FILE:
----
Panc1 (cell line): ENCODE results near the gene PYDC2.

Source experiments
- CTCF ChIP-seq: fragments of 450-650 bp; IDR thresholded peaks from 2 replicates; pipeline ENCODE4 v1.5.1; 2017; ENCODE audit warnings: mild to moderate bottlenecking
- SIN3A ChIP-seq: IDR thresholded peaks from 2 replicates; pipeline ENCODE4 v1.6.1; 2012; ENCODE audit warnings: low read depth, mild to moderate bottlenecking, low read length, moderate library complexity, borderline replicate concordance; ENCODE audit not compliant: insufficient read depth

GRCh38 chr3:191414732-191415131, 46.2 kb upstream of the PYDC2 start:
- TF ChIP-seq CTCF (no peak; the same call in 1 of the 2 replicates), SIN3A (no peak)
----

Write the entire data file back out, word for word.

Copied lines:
Panc1 (cell line): ENCODE results near the gene PYDC2.

Source experiments
- CTCF ChIP-seq: fragments of 450-650 bp; IDR thresholded peaks from 2 replicates; pipeline ENCODE4 v1.5.1; 2017; ENCODE audit warnings: mild to moderate bottlenecking
- SIN3A ChIP-seq: IDR thresholded peaks from 2 replicates; pipeline ENCODE4 v1.6.1; 2012; ENCODE audit warnings: low read depth, mild to moderate bottlenecking, low read length, moderate library complexity, borderline replicate concordance; ENCODE audit not compliant: insufficient read depth

GRCh38 chr3:191414732-191415131, 46.2 kb upstream of the PYDC2 start:
- TF ChIP-seq CTCF (no peak; the same call in 1 of the 2 replicates), SIN3A (no peak)